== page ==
France has the burkini blues

In 2004, an Australian woman of Lebanese descent, Ms Aheda Zanetti, discovered a market niche. Troubled by the sight of her young niece trying to play netball in an unwieldy combination of hijab and team uniform, she designed something suitable for Muslim sensibilities that combined modesty and practicality. Soon after, she did the same thing for Muslim women who wanted to swim at Sydney beaches - but not in bikinis.

She founded a firm, Ahiida, to produce the "hijood" - a synthesis of hijab and hood - and the "burkini" - an amalgam of burqa and bikini. In 2006, she trademarked the names "burkini" and "burqini" in Australia and elsewhere. The swimwear - two-piece, full-body, head-covering garments - took off. For many Muslim women, the burkini solved a beach dilemma.

Fast-forward a dozen years through a period of growing tension between Islam and the West to Cannes on the French Côte d'Azur, where the mayor this month banned use of burkinis. Cannes is just 24km from Nice, the site of a terrorist attack last month in which a man loyal to the Islamic State in Iraq and Syria drove a truck into a festive crowd, killing 85 people.

The ordinance of Cannes mayor David Lisnard said: "Beach attire that ostentatiously displays a religious affiliation, while France and places of worship are the target of terrorist acts, is likely to create risks to public order." His position - adopted by officials in a few other resort towns - has now been backed by French Prime Minister Manuel Valls. He told the newspaper La Provence this week: "The burkini is not a new range of swimwear, a fashion. It is the expression of a political project, a counter-society, based notably on the enslavement of women... If we want to construct an Islam of France compatible with our values, our liberties and male-female equality, then Islam must, as other religions have done, accept discretion in the manifestation of its religious convictions."

A number of factors has turned France into the epicentre of the clash between extremist Islam and Western societies. They include the presence of Western Europe's largest Muslim community, French participation in conflicts from the Middle East to Mali, the tensions deriving from France's troubled colonial past (notably in Algeria), and, perhaps most of all, the Republic's firm doctrine of laicite, or secularism, designed to subsume all ethnic, racial, religious and other differences into French citizenship.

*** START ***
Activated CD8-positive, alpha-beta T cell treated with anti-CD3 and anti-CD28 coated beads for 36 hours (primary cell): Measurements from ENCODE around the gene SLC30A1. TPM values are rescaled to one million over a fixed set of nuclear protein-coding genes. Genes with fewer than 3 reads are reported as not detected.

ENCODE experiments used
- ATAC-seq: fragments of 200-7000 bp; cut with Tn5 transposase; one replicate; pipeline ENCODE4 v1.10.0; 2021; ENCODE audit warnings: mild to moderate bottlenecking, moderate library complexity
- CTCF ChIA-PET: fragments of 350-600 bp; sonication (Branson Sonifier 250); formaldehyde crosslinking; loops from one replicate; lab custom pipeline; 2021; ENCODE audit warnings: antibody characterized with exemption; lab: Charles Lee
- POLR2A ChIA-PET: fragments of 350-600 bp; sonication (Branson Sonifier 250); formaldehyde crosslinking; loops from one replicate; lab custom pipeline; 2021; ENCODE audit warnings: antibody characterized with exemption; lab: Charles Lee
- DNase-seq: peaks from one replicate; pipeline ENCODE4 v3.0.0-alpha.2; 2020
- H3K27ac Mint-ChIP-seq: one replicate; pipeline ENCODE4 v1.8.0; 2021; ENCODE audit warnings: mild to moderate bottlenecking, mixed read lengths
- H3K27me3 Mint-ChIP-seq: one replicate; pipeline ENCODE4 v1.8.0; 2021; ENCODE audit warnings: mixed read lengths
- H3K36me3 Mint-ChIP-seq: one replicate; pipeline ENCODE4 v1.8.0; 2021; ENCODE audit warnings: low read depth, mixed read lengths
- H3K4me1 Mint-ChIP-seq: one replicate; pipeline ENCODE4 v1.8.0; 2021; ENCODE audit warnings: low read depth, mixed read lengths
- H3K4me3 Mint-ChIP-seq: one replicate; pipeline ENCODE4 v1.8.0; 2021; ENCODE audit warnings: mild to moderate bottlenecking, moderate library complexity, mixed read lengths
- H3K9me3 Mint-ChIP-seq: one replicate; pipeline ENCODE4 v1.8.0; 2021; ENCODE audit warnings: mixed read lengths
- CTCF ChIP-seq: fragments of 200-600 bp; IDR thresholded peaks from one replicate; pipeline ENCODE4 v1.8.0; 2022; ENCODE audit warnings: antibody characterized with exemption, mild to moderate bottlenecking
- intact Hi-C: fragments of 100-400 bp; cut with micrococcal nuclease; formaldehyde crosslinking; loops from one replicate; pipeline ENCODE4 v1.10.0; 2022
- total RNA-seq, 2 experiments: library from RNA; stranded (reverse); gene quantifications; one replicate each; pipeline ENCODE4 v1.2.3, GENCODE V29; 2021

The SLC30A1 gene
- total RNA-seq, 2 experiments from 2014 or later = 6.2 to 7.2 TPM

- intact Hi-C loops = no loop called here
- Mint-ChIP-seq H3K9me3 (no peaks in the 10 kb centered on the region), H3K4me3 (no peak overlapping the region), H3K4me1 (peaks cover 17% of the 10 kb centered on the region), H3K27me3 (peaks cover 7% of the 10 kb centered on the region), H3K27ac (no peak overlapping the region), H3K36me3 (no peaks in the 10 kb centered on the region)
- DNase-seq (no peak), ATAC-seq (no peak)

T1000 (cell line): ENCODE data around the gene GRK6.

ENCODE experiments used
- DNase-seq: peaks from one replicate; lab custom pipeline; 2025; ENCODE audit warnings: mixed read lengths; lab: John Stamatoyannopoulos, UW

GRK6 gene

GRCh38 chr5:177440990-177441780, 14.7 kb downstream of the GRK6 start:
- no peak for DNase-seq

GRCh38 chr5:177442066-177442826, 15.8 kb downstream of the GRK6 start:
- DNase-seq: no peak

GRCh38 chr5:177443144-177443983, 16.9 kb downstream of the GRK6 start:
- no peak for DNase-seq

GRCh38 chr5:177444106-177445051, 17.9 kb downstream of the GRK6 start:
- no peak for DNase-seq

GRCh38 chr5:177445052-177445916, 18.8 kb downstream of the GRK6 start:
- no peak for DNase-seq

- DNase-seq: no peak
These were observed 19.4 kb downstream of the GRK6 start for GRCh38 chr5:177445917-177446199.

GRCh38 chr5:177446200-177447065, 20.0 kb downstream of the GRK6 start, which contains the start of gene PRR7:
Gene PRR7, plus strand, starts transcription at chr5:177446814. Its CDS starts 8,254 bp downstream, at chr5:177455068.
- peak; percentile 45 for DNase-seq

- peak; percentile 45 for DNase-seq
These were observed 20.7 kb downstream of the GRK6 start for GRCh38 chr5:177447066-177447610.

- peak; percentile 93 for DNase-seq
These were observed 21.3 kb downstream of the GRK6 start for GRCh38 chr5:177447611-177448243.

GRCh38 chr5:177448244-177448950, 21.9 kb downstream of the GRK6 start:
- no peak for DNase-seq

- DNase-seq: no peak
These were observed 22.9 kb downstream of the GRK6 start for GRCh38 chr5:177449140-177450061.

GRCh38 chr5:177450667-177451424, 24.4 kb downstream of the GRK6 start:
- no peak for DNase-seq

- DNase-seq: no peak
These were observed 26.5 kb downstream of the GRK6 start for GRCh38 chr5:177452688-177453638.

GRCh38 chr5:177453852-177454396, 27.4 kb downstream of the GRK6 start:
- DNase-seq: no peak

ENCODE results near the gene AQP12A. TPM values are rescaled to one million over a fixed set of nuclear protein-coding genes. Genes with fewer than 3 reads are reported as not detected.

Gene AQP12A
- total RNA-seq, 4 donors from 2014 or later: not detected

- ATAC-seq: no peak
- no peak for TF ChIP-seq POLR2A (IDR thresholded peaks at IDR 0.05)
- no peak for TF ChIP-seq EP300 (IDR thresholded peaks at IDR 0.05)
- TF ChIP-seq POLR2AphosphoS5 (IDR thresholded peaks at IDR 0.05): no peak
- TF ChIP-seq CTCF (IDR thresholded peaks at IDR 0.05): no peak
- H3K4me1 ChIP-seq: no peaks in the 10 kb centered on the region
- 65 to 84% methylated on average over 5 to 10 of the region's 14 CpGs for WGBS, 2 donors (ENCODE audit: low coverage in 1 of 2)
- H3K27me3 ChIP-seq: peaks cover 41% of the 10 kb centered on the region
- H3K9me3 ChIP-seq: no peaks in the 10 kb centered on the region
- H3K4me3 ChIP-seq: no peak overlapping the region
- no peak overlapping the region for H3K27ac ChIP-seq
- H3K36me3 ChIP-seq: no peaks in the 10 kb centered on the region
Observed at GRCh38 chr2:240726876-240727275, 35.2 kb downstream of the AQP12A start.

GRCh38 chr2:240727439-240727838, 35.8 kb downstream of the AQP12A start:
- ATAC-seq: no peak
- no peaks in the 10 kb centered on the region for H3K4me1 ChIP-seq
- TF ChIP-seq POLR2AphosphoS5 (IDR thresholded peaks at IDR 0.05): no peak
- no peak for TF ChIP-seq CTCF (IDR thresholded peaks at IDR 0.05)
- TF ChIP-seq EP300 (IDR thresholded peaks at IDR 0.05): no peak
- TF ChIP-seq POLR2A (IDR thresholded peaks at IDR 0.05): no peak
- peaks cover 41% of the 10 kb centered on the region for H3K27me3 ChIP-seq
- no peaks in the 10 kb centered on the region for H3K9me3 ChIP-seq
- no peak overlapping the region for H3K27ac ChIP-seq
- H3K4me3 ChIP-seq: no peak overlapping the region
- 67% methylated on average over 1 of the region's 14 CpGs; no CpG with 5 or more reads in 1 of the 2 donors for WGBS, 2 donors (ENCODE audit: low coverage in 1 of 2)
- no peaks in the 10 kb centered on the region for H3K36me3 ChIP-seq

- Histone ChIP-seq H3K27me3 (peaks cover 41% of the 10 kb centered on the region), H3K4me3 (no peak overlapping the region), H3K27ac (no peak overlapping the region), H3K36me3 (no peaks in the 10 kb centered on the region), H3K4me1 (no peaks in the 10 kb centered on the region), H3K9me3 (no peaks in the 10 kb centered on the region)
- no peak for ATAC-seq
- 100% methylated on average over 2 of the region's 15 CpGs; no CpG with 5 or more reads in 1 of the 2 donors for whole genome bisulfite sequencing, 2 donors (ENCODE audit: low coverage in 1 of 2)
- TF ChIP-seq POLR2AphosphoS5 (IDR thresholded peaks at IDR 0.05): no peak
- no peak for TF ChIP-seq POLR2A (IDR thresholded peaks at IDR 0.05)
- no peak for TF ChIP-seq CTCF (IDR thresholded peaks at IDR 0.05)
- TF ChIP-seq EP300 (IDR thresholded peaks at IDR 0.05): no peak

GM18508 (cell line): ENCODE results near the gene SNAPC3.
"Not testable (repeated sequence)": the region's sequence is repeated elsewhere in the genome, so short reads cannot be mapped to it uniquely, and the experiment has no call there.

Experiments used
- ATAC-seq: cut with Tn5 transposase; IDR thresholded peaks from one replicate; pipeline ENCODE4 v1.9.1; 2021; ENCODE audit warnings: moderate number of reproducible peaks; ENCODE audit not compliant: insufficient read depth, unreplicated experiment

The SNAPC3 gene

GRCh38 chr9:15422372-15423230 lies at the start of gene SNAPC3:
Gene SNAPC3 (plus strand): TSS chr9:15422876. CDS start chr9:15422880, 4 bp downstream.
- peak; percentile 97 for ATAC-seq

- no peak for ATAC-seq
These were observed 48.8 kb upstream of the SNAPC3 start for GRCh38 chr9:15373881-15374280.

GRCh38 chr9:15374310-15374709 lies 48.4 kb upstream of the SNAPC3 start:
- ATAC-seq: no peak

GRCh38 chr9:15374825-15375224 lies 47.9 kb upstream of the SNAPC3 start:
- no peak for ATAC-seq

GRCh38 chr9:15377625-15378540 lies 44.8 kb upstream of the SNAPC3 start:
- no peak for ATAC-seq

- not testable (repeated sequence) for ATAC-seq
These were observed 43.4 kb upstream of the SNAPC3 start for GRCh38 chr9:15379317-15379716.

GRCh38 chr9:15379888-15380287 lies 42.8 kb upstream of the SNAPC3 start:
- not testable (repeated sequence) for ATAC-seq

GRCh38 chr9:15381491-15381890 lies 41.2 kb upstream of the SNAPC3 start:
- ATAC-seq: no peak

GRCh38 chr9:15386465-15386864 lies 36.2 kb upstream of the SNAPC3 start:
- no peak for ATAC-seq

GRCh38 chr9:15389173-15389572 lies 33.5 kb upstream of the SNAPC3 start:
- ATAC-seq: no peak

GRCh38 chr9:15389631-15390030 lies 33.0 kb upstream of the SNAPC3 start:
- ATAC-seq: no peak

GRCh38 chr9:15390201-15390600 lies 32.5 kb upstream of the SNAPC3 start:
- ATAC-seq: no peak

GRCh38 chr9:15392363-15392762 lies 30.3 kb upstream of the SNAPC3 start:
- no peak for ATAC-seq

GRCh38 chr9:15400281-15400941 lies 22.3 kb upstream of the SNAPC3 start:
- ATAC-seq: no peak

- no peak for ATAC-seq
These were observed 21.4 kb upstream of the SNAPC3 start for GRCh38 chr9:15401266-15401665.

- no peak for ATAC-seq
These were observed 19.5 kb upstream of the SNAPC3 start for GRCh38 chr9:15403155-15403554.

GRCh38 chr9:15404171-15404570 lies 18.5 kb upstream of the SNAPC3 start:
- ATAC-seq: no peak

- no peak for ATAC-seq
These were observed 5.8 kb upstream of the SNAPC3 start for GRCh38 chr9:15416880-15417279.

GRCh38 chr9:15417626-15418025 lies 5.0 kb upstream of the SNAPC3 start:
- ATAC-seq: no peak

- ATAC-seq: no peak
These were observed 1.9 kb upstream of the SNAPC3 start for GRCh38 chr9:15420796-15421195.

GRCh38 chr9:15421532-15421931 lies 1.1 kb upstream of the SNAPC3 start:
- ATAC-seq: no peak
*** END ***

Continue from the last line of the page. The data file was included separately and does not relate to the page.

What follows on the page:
Mr Valls said that secularism was not the negation of religion but the protection of everyone's right to believe - or not believe. In practice, however, France's roughly five million Muslims have felt targeted because laicite has mainly translated of late into laws banning headscarves in state schools and face-covering veils in public. The Collective Against Islamophobia in France has said it will file a complaint against the ordinance.

A couple of points must be made here. It is unacceptable that some Muslim communities in Europe enjoy the freedoms of the democracies they live in without accepting the responsibility of upholding the basic values of those societies. After terrorist attacks committed in the name of Islam from Britain to Belgium to Germany to France, it cannot be that imams in European mosques preach hatred against the West or portray the liberty and equality of women as debauchery and prostitution.

Leaders of European Muslim communities need to stand up day after day and declare, loud and clear, that with the fruits of freedom come the obligations of tolerant citizenship. Paris was not built on backwardness or barbarism or misogyny. Its luminous appeal to all humanity stems from the Enlightenment. The French state, in turn, like other states, must recommit itself to combating prejudice against Muslims. That said, it is also unacceptable to ban Ms Zanetti's burkini. A burkini is not in itself "a political project", "a counter-society" or a symbol of women's enslavement, as Mr Valls argued. No, it is a choice of dress reflecting a religious belief protected under the French Constitution. If anything, it is the counter-bikini.

Ms Zanetti told Le Monde she has a question: "Do French mayors and politicians want to ban the burkini, or just Muslims?" From distant Australia that's a sharp, easy jibe. The French reality is far more difficult, requiring outreach, restraint and good sense from all sides.


A version of this article appeared in the print edition of The Straits Times on August 20, 2016, with the headline 'France has the burkini blues'. Print Edition | Subscribe